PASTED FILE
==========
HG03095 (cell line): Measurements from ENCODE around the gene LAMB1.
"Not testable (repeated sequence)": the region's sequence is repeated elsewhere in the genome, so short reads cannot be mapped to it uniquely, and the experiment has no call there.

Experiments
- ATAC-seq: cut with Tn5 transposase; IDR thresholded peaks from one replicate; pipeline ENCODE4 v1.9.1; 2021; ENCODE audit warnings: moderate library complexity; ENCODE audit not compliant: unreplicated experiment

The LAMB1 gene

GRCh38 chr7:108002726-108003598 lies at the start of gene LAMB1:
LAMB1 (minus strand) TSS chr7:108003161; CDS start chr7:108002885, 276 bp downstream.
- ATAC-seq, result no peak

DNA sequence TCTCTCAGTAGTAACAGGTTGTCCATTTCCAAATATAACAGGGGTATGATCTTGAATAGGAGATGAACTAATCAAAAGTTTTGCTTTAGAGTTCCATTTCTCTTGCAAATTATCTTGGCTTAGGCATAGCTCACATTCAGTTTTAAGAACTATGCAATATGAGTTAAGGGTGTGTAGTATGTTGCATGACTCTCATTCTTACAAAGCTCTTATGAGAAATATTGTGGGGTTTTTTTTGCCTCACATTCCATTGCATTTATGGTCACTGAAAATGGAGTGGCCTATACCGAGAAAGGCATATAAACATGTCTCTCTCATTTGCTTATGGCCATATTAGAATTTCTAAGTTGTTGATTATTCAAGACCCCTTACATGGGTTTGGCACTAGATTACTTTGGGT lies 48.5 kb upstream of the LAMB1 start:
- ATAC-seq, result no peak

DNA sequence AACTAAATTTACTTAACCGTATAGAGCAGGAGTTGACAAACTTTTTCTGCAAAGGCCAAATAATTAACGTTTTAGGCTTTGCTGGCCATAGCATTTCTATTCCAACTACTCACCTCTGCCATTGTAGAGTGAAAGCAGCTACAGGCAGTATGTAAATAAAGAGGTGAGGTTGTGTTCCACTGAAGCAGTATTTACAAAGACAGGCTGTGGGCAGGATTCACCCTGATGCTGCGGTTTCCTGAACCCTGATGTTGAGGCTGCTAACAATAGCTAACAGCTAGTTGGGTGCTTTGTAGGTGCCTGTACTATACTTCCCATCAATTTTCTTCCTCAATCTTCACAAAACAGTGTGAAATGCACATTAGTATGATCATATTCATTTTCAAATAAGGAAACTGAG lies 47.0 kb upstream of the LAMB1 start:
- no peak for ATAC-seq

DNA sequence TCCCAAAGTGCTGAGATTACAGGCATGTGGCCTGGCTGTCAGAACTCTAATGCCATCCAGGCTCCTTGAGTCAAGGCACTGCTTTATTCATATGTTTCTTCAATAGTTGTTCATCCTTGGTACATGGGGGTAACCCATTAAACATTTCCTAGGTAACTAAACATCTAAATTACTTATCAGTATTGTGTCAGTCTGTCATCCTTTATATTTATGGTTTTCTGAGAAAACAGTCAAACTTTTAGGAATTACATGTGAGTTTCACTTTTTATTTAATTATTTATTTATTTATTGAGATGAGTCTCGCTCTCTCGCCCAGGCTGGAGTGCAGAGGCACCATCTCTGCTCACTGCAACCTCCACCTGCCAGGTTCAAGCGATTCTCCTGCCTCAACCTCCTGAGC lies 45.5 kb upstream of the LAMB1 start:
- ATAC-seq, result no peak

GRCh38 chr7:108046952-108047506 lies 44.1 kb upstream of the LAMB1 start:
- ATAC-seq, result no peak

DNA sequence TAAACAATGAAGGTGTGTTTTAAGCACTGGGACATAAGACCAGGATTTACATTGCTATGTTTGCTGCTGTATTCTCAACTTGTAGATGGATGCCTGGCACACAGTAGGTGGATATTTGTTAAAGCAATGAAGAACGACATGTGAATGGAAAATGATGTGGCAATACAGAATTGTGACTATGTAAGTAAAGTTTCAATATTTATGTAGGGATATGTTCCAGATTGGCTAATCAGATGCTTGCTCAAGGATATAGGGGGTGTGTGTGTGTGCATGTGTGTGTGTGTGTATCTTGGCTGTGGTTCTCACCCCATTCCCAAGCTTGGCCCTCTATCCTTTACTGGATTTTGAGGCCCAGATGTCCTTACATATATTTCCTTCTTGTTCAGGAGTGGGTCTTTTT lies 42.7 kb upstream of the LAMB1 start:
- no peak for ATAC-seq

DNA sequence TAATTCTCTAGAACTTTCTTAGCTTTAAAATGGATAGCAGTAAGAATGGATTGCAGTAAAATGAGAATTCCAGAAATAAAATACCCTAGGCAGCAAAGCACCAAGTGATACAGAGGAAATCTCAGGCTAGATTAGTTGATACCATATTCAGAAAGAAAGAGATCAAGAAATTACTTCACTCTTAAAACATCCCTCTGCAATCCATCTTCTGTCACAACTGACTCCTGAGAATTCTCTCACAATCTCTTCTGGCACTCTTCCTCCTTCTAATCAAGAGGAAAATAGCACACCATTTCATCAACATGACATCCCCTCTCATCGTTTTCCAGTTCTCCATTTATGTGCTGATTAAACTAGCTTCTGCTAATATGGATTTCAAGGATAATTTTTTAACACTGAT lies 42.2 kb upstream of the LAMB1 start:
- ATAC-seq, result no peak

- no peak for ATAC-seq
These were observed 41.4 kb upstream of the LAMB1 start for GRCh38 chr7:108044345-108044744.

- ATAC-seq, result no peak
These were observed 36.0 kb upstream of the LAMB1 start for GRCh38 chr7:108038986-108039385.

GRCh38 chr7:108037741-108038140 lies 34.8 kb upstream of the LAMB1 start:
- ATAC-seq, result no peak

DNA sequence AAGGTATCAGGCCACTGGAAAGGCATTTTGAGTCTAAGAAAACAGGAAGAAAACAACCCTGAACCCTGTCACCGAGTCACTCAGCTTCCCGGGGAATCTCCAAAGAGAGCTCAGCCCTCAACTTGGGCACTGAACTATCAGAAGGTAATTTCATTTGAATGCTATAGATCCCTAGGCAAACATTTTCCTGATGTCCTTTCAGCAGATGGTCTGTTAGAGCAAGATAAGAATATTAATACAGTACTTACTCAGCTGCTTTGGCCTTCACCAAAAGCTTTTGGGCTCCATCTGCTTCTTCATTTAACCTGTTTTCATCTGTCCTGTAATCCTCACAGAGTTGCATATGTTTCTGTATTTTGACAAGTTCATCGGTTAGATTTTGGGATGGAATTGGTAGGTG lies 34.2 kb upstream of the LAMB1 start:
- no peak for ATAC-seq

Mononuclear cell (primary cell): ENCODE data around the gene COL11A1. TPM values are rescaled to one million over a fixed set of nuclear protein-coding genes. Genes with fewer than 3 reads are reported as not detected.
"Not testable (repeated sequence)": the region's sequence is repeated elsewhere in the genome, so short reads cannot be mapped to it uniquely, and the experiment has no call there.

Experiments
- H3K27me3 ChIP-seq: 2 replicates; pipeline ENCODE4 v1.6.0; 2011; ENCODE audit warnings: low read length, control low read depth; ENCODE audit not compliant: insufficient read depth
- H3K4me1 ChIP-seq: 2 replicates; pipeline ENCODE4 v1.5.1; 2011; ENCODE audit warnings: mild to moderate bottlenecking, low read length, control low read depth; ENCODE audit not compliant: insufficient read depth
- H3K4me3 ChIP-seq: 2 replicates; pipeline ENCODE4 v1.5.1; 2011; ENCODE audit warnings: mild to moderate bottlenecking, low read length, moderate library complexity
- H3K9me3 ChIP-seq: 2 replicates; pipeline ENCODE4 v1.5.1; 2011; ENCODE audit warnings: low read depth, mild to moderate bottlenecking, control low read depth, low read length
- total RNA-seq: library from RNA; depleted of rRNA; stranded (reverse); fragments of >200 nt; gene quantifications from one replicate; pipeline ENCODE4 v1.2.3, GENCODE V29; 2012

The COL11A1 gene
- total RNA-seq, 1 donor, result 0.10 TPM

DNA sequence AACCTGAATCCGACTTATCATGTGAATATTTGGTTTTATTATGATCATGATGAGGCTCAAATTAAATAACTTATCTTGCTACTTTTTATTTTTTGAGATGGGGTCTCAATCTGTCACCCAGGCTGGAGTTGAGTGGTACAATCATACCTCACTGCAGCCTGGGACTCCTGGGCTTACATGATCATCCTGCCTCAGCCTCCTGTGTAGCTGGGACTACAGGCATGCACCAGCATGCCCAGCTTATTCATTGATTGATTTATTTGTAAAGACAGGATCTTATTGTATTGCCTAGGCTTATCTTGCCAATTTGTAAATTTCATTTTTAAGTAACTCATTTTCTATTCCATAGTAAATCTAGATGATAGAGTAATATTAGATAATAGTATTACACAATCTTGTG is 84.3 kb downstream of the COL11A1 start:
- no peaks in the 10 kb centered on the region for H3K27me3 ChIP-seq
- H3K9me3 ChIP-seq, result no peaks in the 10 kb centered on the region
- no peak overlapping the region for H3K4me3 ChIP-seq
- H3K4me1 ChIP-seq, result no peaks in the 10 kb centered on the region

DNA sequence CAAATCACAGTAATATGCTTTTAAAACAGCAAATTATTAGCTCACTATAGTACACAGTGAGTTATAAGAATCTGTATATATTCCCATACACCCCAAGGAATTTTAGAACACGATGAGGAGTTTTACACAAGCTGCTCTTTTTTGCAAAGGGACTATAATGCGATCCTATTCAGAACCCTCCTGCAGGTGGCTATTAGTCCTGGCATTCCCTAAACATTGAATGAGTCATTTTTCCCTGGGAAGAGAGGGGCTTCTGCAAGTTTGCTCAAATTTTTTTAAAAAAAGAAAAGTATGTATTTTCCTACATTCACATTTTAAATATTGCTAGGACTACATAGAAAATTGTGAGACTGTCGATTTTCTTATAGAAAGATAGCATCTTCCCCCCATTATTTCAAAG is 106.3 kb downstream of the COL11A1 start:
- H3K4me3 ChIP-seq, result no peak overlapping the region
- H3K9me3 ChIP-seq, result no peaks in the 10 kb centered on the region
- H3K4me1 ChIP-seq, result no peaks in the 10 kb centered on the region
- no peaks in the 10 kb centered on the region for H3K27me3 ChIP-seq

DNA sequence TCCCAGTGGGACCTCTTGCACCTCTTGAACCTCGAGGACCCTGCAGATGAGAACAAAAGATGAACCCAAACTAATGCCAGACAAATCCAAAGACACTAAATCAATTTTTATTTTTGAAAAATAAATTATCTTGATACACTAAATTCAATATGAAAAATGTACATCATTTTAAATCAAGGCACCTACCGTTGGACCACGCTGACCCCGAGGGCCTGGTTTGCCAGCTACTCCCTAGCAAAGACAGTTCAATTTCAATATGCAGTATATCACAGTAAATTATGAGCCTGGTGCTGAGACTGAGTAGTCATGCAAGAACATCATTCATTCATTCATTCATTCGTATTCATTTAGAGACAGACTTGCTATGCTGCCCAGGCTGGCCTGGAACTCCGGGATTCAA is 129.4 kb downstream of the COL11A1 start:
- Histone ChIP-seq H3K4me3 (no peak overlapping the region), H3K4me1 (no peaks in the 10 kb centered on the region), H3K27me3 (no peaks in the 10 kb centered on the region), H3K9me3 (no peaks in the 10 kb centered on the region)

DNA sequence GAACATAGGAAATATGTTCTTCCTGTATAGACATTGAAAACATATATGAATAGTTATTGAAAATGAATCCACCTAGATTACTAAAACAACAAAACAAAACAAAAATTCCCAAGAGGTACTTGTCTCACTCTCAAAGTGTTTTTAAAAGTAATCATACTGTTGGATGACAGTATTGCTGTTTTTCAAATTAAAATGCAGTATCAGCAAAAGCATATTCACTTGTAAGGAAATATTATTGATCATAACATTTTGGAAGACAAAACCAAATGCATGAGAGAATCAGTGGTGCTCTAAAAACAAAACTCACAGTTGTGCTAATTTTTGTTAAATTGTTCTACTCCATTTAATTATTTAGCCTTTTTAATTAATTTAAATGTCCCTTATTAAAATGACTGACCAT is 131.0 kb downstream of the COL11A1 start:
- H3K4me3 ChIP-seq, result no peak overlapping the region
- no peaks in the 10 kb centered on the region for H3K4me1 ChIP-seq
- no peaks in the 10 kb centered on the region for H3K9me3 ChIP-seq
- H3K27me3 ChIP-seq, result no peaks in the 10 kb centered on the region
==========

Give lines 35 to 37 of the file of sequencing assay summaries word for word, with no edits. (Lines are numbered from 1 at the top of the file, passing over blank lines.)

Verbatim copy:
- H3K9me3 ChIP-seq: 2 replicates; pipeline ENCODE4 v1.5.1; 2011; ENCODE audit warnings: low read depth, mild to moderate bottlenecking, control low read depth, low read length
- total RNA-seq: library from RNA; depleted of rRNA; stranded (reverse); fragments of >200 nt; gene quantifications from one replicate; pipeline ENCODE4 v1.2.3, GENCODE V29; 2012

The COL11A1 gene